Posted by: billpurdue | May 16, 2011

Two female authors

This week I want to tell you about two new novels- one by a new writer and one by a well established popular one – both women.

First a new book about growing up in Bradford in the 1970s. Poppadom Preach by Almas Khan [Simon and Schuster, £7.99 9781849832113], published earlier this month, is all about Dilly, a Muslim girl  who is determined to be her own woman as she grows up. She is never out of trouble and is “not prepared to be the dutiful Muslim daughter her parents demand of her”. Having a father with a ferocious temper and a mother who likes to arrange her children’s marriages, Dilly has quite a task becoming an individual. It’s not just Dilly and her parents – there seem to be quite a lot of colourful characters in the book, most of whom are living in the same house. Already there are three reviews on Amazon, all giving the book five stars, so hopefully the book, Khan’s first,  will do very well.

Next a new book by Mary Higgins Clark: I’ll walk Alone [Simon and Schuster, £17.99 9780857202420] which is her 30th suspense novel. Two years after Alexandra’s son was kidnapped in broad daylight in New York, photographs emerge which seem to show Alexandra kidnapping her own son. What’s more, someone seems to have stolen her identity. By taking steps to find out who is behind the attempt to ruin her, she is unwittingly exposing herself to danger. With her track record, Clark’s novels are bound to sell well – as of 2007 her books had sold more than 80 million copies in the United States alone. At 83, she shows no sign of slowing down, so novel number 31 is probably already taking shape, if not already written.

Living as we (ie. those who live in the Chad circulation area) do on the mid western border of Nottinghamshire, the villages of Derbyshire are within easy reach and at this time of year we are already into the well dressing season. For those unfamiliar with well dressings, they are local festivals taking place at many Derbyshire villages where wells or springs are decorated with designs, often of a religious theme, using flower petals and other materials. The custom isn’t confined to Derbyshire, but this is the county where most of them are concentrated.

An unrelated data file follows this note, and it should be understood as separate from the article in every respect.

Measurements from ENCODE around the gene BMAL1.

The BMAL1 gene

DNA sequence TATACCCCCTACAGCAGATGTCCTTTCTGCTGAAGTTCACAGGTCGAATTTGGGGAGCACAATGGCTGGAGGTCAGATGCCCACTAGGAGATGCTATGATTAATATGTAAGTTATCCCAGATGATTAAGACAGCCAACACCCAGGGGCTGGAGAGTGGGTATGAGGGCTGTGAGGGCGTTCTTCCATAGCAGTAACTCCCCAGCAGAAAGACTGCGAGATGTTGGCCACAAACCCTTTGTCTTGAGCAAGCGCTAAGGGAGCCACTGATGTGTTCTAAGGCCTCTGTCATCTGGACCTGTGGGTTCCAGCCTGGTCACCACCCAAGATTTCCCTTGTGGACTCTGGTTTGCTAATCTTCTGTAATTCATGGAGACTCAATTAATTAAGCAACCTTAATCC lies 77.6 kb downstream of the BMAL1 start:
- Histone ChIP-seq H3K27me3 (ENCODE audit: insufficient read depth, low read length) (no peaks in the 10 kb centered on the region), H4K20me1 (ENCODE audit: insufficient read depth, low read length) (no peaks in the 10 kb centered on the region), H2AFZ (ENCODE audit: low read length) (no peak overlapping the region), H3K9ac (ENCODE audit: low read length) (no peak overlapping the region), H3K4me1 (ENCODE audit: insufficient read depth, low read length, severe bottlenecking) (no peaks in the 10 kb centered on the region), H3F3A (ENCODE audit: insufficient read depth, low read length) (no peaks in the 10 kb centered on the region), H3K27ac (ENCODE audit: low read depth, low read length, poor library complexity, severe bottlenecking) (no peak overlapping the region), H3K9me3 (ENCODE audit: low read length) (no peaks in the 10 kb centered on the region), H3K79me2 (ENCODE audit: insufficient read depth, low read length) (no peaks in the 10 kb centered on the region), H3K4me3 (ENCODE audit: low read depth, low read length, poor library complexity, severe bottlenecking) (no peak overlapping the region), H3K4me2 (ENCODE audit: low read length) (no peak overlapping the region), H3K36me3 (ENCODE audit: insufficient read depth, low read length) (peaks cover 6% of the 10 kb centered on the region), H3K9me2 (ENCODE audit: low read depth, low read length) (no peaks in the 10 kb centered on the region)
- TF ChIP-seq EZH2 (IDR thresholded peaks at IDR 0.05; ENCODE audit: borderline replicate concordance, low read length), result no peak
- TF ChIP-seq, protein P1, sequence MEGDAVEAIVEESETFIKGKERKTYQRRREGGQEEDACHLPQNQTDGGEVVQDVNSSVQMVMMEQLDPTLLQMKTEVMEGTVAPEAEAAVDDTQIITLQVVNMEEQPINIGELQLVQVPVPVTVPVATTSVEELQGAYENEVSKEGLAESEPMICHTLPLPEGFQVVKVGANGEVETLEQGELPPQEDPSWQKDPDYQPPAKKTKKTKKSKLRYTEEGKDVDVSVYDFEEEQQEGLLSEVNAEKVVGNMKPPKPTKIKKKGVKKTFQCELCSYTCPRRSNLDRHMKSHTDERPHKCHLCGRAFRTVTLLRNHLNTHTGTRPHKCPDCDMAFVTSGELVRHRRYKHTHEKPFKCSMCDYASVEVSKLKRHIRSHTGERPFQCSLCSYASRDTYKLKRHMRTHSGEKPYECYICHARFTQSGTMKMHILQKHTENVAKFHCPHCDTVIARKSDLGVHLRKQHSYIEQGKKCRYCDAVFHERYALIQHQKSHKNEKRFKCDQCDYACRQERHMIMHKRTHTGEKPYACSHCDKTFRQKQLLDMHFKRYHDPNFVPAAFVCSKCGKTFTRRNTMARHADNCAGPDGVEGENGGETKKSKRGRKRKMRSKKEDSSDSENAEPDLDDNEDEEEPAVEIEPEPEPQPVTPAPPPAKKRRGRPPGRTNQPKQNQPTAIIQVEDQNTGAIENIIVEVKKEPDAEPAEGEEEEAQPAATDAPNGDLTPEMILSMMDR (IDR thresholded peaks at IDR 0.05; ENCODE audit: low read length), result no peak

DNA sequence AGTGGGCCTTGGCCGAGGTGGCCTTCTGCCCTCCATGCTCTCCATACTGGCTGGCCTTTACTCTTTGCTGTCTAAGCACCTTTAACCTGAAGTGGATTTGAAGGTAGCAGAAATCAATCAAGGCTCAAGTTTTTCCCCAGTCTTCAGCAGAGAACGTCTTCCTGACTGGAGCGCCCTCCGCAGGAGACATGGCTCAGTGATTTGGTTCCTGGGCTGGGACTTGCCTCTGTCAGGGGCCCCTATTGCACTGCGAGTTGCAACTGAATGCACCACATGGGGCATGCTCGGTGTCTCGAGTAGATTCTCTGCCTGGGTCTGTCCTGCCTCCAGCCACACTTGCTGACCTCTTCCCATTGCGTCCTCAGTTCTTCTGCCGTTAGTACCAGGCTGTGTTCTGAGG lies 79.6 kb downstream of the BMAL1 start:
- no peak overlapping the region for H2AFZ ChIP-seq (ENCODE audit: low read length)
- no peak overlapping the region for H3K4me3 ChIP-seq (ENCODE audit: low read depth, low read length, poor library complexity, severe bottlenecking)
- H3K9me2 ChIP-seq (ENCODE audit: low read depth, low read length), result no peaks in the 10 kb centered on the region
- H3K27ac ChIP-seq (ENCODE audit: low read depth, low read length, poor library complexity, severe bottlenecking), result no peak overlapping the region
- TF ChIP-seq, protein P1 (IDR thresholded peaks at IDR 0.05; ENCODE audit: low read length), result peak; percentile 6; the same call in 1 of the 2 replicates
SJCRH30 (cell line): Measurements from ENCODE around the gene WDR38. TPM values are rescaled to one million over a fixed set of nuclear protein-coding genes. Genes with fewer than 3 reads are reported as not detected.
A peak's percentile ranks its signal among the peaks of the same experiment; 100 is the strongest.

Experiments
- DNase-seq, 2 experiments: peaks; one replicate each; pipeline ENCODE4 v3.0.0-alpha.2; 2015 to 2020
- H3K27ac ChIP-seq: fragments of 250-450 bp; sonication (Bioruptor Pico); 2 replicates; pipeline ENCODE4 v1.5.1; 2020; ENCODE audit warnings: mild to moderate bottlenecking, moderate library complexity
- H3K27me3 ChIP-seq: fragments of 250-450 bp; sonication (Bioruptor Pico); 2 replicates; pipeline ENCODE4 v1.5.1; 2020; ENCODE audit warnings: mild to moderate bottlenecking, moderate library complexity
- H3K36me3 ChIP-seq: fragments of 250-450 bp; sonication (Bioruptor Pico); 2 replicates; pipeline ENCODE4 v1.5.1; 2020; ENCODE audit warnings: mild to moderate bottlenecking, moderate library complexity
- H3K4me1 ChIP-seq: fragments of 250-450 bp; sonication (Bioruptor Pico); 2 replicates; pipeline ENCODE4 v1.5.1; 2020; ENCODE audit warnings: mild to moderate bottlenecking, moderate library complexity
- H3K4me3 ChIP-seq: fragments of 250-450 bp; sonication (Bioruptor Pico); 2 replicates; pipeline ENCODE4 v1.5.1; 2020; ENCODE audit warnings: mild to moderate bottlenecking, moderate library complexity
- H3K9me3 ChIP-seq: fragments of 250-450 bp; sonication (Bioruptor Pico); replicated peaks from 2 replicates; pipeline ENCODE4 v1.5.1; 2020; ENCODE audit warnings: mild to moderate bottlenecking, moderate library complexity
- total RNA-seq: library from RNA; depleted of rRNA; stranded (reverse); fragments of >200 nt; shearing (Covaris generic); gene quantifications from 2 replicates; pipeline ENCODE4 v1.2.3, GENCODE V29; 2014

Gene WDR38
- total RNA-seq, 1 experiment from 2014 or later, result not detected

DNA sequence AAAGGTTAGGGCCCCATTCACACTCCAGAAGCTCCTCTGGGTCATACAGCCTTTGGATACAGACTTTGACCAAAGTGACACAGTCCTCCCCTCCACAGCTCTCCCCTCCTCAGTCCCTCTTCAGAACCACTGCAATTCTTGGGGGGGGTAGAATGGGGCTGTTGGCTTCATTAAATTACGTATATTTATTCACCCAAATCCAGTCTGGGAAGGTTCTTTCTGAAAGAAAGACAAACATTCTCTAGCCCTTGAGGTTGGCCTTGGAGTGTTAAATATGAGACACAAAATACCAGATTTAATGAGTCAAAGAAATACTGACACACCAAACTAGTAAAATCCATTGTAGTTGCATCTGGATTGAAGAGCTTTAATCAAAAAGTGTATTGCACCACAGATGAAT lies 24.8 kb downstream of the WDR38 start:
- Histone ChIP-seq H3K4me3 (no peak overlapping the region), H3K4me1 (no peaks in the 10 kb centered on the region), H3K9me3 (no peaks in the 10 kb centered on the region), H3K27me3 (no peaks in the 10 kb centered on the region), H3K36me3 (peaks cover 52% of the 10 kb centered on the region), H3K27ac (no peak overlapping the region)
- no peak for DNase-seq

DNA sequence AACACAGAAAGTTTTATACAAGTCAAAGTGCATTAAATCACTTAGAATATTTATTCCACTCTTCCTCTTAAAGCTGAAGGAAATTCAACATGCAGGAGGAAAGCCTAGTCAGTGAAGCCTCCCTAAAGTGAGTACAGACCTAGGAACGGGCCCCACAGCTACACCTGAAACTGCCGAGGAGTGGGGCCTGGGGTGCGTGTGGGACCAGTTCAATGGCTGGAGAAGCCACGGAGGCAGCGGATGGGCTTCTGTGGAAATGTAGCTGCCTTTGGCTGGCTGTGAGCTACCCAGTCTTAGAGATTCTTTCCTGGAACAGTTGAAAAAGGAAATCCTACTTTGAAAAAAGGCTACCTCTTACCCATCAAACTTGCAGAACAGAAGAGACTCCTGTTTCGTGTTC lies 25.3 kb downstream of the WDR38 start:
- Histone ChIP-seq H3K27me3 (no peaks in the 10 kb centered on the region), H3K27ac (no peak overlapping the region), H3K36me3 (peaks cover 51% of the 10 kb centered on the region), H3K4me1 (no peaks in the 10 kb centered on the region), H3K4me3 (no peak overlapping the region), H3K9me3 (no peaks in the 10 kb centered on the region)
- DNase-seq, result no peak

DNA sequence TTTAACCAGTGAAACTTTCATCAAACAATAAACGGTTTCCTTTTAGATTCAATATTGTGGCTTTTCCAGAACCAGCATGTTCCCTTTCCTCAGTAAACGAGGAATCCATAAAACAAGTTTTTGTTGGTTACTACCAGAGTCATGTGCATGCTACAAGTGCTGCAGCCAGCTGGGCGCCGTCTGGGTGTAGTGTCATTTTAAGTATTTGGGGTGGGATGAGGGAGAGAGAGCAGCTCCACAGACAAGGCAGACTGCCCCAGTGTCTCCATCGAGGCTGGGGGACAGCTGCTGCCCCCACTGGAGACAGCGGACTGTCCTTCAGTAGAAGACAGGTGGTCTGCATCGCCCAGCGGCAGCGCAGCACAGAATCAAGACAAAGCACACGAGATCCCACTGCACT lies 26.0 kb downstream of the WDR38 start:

I was trying to find out if there were any books published recently on well dressings, but I haven’t had much luck. It seems that the book Well Dressing by Peter Naylor and Lindsey Porter [Landmark, 184306023X (hardback), now out of print – paperback version published in 2004]  is one of the very few published in the last decade. Second hand copies and the odd new copy are still available from Amazon and other online outlets. This book is possibly the best illustrated of any that have been produced as it contains many full colour photos of well dressings in Derbyshire and a few other locations. It also lists all the regular well dressings in the UK as well as some that have now lapsed, but this list is already about 10 years old as the book was published in 2002.  You can find a comprehensive list of 2011 well dressings at the Derbyshire UK website.

If anyone is aware of any books on well dressings published recently – that is within the last 2-3 years – I would be interested to know.

I’m reading:  Between Summer’s Longing and Winter’s End by Leif Persson [Doubleday £16.99 978-0385614177]

I’m looking forward to reading: Smut : two unseemly stories by Alan Bennett [Profile Books £12.99 9781847657657] as well as Poppadom Preach described above.

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